Search form

OSHA Ergonomics Guidelines & Enhanced Enforcement Compound Regulatory Concerns for LT Care Employers

  • May 29, 2003

The Occupational Safety and Health Administration has announced an important new enforcement policy targeting 10,000 specific employers for more robust workplace inspections that may result in heavy citations, expanded penalties, and continuing governmental scrutiny. OSHA's new strategy announced on March 11 is part of the agency's reinvigorated efforts to force employers to improve their safety records.

Among the 14,200 individual "establishments" (i.e., individual facilities, locations, etc.) on the OSHA list are many health care facilities having what OSHA has recently identified as excessive injury and illness rates. Targeting an employer and all its facilities on the basis of individual facility safety records, as opposed to the overall company record, exposes many employers with overall satisfactory safety records to the enhanced enforcement and remedial measures of the "targeted employer" list.

In addition to targeting employers for enhanced inspections, intensified punitive measures under the enforcement initiative will be triggered if OSHA finds that an identified establishment has a "high gravity" violation. For example, a finding of a "high gravity" violation could be expected in the event of a fatality at a facility.

Under the OSHA Site Specific Targeting (SST) Program, the identified establishments will be assigned a high priority for inspection in 2003 and early 2004. As part of the National Emphasis Program announced in 2002, OSHA already has conducted nearly 400 inspections of nursing homes and has issued 55 hazard alert letters concerning ergonomics problems (see article below). Under this NEP, nursing homes may be able to apply for a Voluntary Protection Program, but the criteria for acceptance is strict and the requirements are rigorous.

Final Ergonomics Guidelines Focus on Resident Lifting

After a review and comment period, the final ergonomics guidelines for nursing homes were issued by the Occupational Safety and Health Administration in mid-March. The nursing home guidelines are part of a series that OSHA is preparing to help reduce the number and severity of ergonomic injuries among workers in all industries, but particularly in those industries with above average illness and injury rates. The Guidelines for Nursing Homes focus on practical recommendations for long term care employers to reduce the number and severity of workplace injuries by using methods found to be successful in the nursing home environment.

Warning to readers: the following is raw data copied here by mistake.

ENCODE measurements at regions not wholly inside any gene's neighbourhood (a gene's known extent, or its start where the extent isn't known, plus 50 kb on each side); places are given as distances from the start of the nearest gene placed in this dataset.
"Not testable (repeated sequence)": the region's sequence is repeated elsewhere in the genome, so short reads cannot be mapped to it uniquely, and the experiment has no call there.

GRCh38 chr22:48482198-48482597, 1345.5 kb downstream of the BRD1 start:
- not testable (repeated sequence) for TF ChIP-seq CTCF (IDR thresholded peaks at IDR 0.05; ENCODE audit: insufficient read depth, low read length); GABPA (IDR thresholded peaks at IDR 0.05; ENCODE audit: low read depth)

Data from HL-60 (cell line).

Although the agency stressed that implementation may differ from site to site, the guidelines strongly recommend that all nursing home facilities minimize manual lifting of residents and eliminate such lifting when feasible.

Specifically, the long term care industry guidelines focus on the reduction and elimination of manual lifting of facility residents. The agency guidelines also encourage employers to implement a basic ergonomic process that includes providing management support, involving workers, identifying problems, implementing solutions, addressing reported injuries, providing training, and evaluating ergonomic efforts.

The Guidelines are divided into five sections: developing a process for protecting workers; identifying problems and implementing solutions for resident lifting and repositioning; identifying problems and implementing solutions for activities other than resident lifting and repositioning; training; and additional sources of information. They are part of the agency's "four-pronged" approach to ergonomics announced in April 2002, and which also includes enforcement, outreach and assistance, and research. The Guidelines and Fact Sheet are available on the OSHA website.

Although enforcement activity on ergonomics is picking up, OSHA administrators claim the new guidelines will not be used for enforcement. Included in the final guidelines is a disclaimer that "[t]hese guidelines are advisory in nature and informational in content. They are not a new standard or regulation and do not create any new OSHA duties." The disclaimer also says that an employer's failure to implement the guidelines will not be used as evidence for a citation under the general duty clause of the Occupational Safety and Health Act.

Despite these assurances, OSHA recently has issued four general duty clause citations for ergonomics hazards and may have other citations in process. The agency is planning more follow-up inspections for employers that have received hazard alert letters. A new inter-directorate ergonomics response team evaluates and screens all cases prior to pursuing enforcement action. OSHA has named ergonomic coordinators for each of its 10 regional offices to assist staff, employers, employees, and other stakeholders with ergonomic issues, and a national ergonomics coordinating inspection team is in place. Some regions have hired or are in the process of hiring ergonomists to provide expertise in the evaluation of OSHA enforcement cases.